Sending hugs across the miles and hoping the support of many brings you some comfort. Xo

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  4. When we love someone so deeply, the impact of not having them to share in our lives, seems to leave a gaping whole in our hearts. Some days we are able to muster through & some days, the sadness & sense of loss just overcomes us. Sending you hugs with the wish that your heart feels more peaceful in knowing you are not alone. XO

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  5. Grief – the wound that never quite heals, the space that is never filled again, the scar only you can see. It never leaves and can hurt like it was only the previous day no matter how long ago it was. The agony the some people never understand because they think that time heals it and it goes away forever. I send hugs.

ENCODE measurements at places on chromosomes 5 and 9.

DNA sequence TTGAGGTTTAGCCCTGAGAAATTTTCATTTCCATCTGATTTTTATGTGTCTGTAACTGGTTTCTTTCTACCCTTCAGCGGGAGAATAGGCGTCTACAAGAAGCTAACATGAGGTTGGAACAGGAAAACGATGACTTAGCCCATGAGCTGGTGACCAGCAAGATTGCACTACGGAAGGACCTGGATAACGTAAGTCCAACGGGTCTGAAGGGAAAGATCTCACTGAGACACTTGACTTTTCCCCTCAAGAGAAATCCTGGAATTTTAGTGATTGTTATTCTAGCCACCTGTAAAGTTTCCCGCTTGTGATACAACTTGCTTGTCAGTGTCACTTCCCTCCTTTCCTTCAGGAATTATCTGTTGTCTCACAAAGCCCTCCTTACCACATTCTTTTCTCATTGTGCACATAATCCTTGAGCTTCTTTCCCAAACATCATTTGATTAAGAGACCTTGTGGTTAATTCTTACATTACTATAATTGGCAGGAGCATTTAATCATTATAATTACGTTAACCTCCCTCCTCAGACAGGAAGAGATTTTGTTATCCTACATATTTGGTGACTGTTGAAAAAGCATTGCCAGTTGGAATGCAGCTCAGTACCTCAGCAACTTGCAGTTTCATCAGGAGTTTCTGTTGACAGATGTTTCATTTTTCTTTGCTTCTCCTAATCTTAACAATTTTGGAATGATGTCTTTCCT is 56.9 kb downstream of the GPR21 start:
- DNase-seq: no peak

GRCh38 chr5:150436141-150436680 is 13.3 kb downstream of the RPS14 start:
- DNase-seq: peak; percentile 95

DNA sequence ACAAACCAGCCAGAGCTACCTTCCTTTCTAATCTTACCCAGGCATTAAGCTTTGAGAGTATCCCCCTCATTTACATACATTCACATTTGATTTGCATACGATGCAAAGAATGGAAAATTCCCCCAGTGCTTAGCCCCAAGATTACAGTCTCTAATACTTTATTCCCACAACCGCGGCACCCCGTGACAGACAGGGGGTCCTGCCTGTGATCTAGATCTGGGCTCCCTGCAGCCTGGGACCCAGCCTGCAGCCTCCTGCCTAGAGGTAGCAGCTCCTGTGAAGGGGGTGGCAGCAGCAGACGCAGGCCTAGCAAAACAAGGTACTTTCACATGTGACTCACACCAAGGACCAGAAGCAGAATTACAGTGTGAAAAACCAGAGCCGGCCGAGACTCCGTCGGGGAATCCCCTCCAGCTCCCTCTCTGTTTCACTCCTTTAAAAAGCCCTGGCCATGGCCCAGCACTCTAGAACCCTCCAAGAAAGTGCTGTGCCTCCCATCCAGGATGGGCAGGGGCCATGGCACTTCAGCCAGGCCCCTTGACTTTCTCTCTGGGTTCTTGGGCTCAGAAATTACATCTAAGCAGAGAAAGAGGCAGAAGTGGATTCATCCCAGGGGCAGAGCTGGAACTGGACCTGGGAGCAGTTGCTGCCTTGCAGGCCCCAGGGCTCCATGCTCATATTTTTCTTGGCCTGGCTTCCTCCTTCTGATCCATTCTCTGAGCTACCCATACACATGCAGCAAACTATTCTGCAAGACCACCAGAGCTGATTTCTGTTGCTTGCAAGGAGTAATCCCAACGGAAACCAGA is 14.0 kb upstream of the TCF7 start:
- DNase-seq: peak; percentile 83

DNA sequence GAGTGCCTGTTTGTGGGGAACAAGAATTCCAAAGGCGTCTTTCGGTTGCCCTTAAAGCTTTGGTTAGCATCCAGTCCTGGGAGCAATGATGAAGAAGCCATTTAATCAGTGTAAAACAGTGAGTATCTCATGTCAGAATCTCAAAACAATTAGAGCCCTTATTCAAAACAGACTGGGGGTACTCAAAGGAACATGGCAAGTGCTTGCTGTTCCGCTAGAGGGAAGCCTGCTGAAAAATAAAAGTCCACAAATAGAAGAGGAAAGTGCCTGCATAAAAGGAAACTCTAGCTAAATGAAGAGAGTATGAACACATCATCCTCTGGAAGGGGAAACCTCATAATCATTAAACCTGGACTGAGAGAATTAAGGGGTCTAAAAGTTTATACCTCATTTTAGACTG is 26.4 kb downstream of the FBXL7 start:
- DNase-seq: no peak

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  6. Grief is its own master – no-one can send it away when it knocks again, let alone banish it. But I believe we would be the poorer for being entirely without it when once it has visited.

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  7. It never leaves you and the 3 am wake-time is the worst when all the memories flood in. You turn around and try and think of the ocean tides waxing and waning, hoping for relief and sleep. It never leaves you but around 7 am you get up and put on the kettle. Another day.

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    • Thank you for reading and leaving a comment. Yes, it always surprises me when my life is going along nicely and then suddenly something – and it can be something quite innocuous – will remind me of that person and then the grief and pain just reappears so strongly. It’s never really something you ever get used to.